Business Insight
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Busting the 5 Biggest Myths Around Food Allergy and Intolerance

  • While pressure is increasing on foodservice workers to make sure their food is safe for customers with allergies and intolerances to eat, they’re not necessarily armed with the knowledge to make that happen
  • The good news is there are free online courses and resources which are easy to access and can educate staff about how to prepare food safely
  • We bust the biggest myths around food intolerance and allergies – such as that the two terms are interchangeable, and that reactions can be alleviated with water
  • It’s also the case that trigger ingredients can’t be rendered harmless by cooking or boiling, that even small amounts can’t necessarily be tolerated, and that simply removing an ingredient from a meal prior to serving isn’t going to make it safe for the customer to consume

The number of Australians diagnosed with food allergies and intolerances has been constantly on the rise for many years. With this trend showing no signs of slowing, there’s increasing pressure to provide food that’s safe for these customers to eat. The problem is chefs, cooks and front of house staff aren’t necessarily armed with the knowledge to make that happen – their expertise is in preparing and serving food, not identifying allergens!

The good news is that there are free online courses and resources which are easy to access and can educate foodservice workers about how to prepare food safely for those customers who need to avoid triggers for allergies and intolerances. The courses at provide a comprehensive step by step overview – and will help bust some of the biggest myths around food intolerance and allergies that research shows are still held by some foodservice staff:

MYTH 1: Food allergy and intolerance are interchangeable terms

Food allergies and intolerances are two different types of reactions – allergies are a reaction involving the body’s immune system, whereas food intolerance is not. While food intolerance can cause extremely unpleasant reactions, such as bloating and stomach cramps, food allergies can be life-threatening if an anaphylactic response is triggered. This can cause difficulty breathing, shock, vomiting and nausea and if untreated can rapidly lead to unconsciousness or even death.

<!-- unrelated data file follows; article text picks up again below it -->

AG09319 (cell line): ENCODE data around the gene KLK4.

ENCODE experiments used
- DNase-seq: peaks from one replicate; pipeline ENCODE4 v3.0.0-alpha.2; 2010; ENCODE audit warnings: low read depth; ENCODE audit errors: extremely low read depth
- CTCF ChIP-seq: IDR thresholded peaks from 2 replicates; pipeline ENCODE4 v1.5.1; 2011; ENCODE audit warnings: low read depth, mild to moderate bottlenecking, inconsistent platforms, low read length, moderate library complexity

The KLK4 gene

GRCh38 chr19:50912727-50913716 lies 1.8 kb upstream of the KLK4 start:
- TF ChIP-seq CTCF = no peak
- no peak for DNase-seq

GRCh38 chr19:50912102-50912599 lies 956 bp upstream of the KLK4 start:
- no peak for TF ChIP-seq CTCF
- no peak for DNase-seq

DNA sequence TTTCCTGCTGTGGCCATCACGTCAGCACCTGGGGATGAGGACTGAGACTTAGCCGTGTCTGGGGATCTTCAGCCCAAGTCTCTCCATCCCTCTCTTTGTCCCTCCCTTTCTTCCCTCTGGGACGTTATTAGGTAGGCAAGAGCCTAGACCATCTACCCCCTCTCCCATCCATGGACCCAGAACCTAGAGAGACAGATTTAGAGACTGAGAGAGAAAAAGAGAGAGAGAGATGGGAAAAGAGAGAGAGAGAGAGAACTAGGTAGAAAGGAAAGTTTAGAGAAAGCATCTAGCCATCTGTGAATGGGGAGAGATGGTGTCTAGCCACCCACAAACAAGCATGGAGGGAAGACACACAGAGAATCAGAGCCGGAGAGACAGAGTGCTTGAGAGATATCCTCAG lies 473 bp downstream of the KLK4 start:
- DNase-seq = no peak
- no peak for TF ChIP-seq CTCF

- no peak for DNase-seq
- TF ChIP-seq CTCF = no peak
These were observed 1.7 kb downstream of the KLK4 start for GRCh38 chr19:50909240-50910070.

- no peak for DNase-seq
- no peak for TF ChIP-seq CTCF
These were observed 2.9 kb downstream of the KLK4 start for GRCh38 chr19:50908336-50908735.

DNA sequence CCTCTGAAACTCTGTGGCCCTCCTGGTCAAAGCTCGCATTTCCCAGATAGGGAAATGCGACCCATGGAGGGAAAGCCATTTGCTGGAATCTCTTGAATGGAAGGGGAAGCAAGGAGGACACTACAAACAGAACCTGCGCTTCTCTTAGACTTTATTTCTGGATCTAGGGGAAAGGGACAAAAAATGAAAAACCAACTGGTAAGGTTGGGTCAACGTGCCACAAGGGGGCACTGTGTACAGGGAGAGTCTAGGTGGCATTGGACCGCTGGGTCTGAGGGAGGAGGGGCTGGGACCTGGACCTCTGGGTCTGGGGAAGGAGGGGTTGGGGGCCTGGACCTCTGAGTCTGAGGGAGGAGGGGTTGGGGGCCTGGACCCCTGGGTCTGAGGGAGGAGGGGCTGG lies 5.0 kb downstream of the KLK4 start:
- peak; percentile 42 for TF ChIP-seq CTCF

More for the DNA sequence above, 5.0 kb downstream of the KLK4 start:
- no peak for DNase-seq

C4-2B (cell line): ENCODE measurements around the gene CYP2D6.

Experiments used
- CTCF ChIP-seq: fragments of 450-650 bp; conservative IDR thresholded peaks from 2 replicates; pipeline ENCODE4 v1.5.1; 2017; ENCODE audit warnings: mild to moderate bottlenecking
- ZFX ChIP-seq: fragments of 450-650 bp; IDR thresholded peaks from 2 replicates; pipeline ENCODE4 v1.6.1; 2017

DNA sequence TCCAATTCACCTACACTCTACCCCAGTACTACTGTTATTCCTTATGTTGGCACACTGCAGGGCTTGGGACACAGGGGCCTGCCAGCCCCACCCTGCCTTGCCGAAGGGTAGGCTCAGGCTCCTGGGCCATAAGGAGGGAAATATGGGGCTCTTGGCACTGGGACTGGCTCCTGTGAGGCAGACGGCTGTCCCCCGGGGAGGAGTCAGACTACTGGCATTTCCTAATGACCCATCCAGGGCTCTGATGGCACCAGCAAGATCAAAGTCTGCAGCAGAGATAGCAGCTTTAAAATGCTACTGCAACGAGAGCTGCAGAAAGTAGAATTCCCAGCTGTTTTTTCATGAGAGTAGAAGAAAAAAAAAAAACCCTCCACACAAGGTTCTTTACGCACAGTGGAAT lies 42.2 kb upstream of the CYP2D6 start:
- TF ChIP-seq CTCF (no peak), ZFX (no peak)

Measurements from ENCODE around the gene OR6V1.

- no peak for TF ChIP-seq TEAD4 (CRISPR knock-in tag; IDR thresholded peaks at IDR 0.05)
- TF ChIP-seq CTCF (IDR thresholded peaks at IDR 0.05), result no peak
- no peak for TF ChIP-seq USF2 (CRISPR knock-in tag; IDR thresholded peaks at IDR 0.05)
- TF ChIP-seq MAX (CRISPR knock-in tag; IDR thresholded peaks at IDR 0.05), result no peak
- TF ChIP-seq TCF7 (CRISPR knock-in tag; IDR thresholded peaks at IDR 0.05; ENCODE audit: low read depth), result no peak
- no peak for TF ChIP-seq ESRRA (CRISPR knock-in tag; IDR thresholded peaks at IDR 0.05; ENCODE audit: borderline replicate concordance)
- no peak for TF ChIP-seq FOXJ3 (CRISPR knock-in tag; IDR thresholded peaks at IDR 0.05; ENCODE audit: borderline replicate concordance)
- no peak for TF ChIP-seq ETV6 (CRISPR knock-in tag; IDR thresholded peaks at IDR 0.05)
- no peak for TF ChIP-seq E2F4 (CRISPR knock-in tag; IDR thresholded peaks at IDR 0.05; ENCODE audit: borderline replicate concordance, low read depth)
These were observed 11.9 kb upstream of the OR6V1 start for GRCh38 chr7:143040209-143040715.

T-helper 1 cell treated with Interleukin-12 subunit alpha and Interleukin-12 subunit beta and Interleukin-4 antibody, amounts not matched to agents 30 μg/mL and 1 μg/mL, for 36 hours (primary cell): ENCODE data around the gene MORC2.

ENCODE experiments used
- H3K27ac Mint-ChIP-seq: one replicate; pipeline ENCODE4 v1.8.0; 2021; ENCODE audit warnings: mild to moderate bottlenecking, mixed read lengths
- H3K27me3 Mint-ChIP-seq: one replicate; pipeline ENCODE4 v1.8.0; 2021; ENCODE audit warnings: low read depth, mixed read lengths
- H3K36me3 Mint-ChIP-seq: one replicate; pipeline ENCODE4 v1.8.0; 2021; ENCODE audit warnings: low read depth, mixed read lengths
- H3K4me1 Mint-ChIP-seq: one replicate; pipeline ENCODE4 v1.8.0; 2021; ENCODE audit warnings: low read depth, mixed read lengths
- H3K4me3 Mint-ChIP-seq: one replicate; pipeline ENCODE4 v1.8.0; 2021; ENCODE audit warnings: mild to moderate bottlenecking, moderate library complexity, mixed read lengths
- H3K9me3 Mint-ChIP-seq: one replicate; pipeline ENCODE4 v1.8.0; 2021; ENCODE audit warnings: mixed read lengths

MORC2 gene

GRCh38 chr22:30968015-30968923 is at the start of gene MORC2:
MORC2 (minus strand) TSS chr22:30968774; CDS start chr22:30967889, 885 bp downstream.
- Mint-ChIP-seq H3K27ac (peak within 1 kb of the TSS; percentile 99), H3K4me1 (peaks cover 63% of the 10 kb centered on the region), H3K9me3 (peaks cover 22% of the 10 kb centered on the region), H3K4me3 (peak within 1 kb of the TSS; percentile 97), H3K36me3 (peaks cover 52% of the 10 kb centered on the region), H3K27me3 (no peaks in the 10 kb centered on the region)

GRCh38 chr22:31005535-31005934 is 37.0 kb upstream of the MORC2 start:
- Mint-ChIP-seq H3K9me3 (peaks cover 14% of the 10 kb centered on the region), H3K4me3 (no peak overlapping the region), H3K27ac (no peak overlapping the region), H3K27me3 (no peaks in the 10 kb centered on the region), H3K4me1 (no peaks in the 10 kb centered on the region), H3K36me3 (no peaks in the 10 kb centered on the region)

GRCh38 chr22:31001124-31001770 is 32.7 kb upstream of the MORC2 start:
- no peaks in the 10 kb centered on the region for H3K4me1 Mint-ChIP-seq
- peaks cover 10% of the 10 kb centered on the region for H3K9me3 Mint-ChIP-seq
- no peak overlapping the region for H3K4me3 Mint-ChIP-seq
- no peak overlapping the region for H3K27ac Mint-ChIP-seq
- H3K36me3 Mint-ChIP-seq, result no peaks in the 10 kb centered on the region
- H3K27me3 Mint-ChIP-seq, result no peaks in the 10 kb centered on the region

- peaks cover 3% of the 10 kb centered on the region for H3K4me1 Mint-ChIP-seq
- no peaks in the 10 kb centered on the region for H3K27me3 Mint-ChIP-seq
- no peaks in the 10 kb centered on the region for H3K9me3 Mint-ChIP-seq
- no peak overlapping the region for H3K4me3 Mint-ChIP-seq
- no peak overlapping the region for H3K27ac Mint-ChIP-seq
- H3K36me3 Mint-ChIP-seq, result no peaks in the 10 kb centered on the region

Anaphylaxis is a medical emergency and the appropriate response is to immediately call 000.

MYTH 2: The reactions of food allergy and intolerance can be diluted with water

Research has shown that one of the most common misconceptions is that serving water to customers can alleviate their symptoms. This is not the case, and given that the typical reaction to food intolerance includes bloating, drinking more water can actually make symptoms worse. In the case of an anaphylactic allergic reaction, drinking water can lead to choking.

MYTH 3: Cooking or boiling ingredients that cause allergies and intolerances can nullify their effect

According to Coeliac Australia, the industry association for people with coeliac disease which is a medically diagnosed gluten intolerance, a common myth is that gluten can be destroyed at high temperatures. For this reason some foodservice workers assume that it’s safe to use the same fryers and toasters for gluten free food as for regular meals containing gluten.

In fact gluten containing ingredients can cross-contaminate any gluten free food that’s prepared in the same workspace and with the same implements as food containing gluten. The only way to make food 100 per cent gluten free is to prepare it in a separate area with separate implements and ensure there is no way that cross-contamination can occur.

For example, when preparing a gluten free pizza, you need to make sure the gluten free base doesn’t come into contact with any regular wheat flour or other ingredients containing gluten while preparing the pizza. Even a slight dusting of flour residue on your work surface can be enough to cause cross-contamination.

MYTH 4: Small amounts of ingredients that cause allergies or intolerances in a person are safe for that person to eat

While the tolerance level for foods that trigger allergies and intolerances varies from person to person, and it’s true that some customers may be able to consume small amounts without a reaction, for other people there is no safe level of a trigger ingredient. Therefore, you can’t assume that even a tiny amount will be OK – it could be enough to cause a potentially life-threatening reaction.

MYTH 5: Removing a trigger ingredient from the meal prior to serving is all that’s necessary to ensure it’s safe for the customer to consume

At first glance this may seem like a simple solution, but the problem again is that for many people there is no safe level of a trigger ingredient. Even if you think you’ve removed all visible traces of an ingredient from the food, that doesn’t mean there’s not a residue which will trigger a reaction. What’s more, during cooking ingredients can melt, spread and mix with the rest of the meal – so taking a trigger ingredient out after the meal has been cooked is too late in the process to make a difference.

To find out more about food allergies and intolerances visit